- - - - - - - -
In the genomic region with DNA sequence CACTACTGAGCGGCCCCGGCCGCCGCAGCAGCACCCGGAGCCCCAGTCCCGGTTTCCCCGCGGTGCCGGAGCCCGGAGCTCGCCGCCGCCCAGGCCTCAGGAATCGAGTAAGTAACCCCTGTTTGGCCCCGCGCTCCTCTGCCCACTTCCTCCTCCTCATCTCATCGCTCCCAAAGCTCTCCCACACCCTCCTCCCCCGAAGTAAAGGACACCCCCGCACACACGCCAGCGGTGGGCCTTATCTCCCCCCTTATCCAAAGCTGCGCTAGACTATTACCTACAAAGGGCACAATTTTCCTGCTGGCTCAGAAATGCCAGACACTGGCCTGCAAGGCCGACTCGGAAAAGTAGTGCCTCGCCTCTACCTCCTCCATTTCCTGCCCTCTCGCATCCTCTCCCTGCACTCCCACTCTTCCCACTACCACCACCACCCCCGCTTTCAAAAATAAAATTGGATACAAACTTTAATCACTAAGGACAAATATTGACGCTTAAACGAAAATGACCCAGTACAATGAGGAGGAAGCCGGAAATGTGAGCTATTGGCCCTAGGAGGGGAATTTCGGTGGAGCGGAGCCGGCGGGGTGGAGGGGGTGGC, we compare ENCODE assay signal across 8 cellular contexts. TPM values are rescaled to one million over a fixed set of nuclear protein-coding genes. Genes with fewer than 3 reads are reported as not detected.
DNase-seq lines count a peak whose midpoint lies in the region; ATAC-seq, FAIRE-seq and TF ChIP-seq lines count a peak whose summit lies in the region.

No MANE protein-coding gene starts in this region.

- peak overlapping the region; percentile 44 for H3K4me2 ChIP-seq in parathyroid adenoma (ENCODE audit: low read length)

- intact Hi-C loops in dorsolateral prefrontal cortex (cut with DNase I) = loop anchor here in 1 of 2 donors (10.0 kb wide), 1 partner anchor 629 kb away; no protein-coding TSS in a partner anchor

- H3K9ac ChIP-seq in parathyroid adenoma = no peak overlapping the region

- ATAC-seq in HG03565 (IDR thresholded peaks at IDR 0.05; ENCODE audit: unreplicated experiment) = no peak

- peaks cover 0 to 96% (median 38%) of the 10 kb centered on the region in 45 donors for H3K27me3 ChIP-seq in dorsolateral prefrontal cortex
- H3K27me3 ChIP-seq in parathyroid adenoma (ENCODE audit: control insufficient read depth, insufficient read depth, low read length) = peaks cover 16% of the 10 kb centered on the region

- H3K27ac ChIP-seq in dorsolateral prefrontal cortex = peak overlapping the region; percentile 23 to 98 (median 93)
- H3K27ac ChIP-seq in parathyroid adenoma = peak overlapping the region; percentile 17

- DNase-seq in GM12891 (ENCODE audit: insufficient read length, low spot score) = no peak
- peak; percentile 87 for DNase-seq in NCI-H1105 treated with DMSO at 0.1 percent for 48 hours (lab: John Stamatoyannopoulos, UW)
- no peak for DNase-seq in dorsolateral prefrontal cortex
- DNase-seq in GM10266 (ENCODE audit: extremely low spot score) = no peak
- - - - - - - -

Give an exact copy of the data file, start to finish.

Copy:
In the genomic region with DNA sequence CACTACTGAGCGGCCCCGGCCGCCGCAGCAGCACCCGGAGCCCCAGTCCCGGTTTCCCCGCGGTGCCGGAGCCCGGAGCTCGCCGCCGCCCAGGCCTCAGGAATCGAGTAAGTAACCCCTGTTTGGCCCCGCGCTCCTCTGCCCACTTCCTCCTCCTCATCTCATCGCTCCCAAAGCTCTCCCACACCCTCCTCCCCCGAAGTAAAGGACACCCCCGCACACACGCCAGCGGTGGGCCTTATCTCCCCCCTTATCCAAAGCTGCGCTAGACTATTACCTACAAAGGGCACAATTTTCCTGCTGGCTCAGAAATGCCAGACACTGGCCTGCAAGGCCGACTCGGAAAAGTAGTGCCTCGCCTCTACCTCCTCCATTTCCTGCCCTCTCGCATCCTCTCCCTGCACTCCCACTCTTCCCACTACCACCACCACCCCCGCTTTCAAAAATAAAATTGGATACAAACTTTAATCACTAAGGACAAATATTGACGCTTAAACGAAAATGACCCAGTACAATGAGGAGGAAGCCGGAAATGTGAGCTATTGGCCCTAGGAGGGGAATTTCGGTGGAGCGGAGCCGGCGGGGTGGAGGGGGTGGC, we compare ENCODE assay signal across 8 cellular contexts. TPM values are rescaled to one million over a fixed set of nuclear protein-coding genes. Genes with fewer than 3 reads are reported as not detected.
DNase-seq lines count a peak whose midpoint lies in the region; ATAC-seq, FAIRE-seq and TF ChIP-seq lines count a peak whose summit lies in the region.

No MANE protein-coding gene starts in this region.

- peak overlapping the region; percentile 44 for H3K4me2 ChIP-seq in parathyroid adenoma (ENCODE audit: low read length)

- intact Hi-C loops in dorsolateral prefrontal cortex (cut with DNase I) = loop anchor here in 1 of 2 donors (10.0 kb wide), 1 partner anchor 629 kb away; no protein-coding TSS in a partner anchor

- H3K9ac ChIP-seq in parathyroid adenoma = no peak overlapping the region

- ATAC-seq in HG03565 (IDR thresholded peaks at IDR 0.05; ENCODE audit: unreplicated experiment) = no peak

- peaks cover 0 to 96% (median 38%) of the 10 kb centered on the region in 45 donors for H3K27me3 ChIP-seq in dorsolateral prefrontal cortex
- H3K27me3 ChIP-seq in parathyroid adenoma (ENCODE audit: control insufficient read depth, insufficient read depth, low read length) = peaks cover 16% of the 10 kb centered on the region

- H3K27ac ChIP-seq in dorsolateral prefrontal cortex = peak overlapping the region; percentile 23 to 98 (median 93)
- H3K27ac ChIP-seq in parathyroid adenoma = peak overlapping the region; percentile 17

- DNase-seq in GM12891 (ENCODE audit: insufficient read length, low spot score) = no peak
- peak; percentile 87 for DNase-seq in NCI-H1105 treated with DMSO at 0.1 percent for 48 hours (lab: John Stamatoyannopoulos, UW)
- no peak for DNase-seq in dorsolateral prefrontal cortex
- DNase-seq in GM10266 (ENCODE audit: extremely low spot score) = no peak